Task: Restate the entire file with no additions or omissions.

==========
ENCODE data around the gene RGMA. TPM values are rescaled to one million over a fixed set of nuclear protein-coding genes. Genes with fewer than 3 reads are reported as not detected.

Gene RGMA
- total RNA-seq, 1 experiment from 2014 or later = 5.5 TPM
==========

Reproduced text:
ENCODE data around the gene RGMA. TPM values are rescaled to one million over a fixed set of nuclear protein-coding genes. Genes with fewer than 3 reads are reported as not detected.

Gene RGMA
- total RNA-seq, 1 experiment from 2014 or later = 5.5 TPM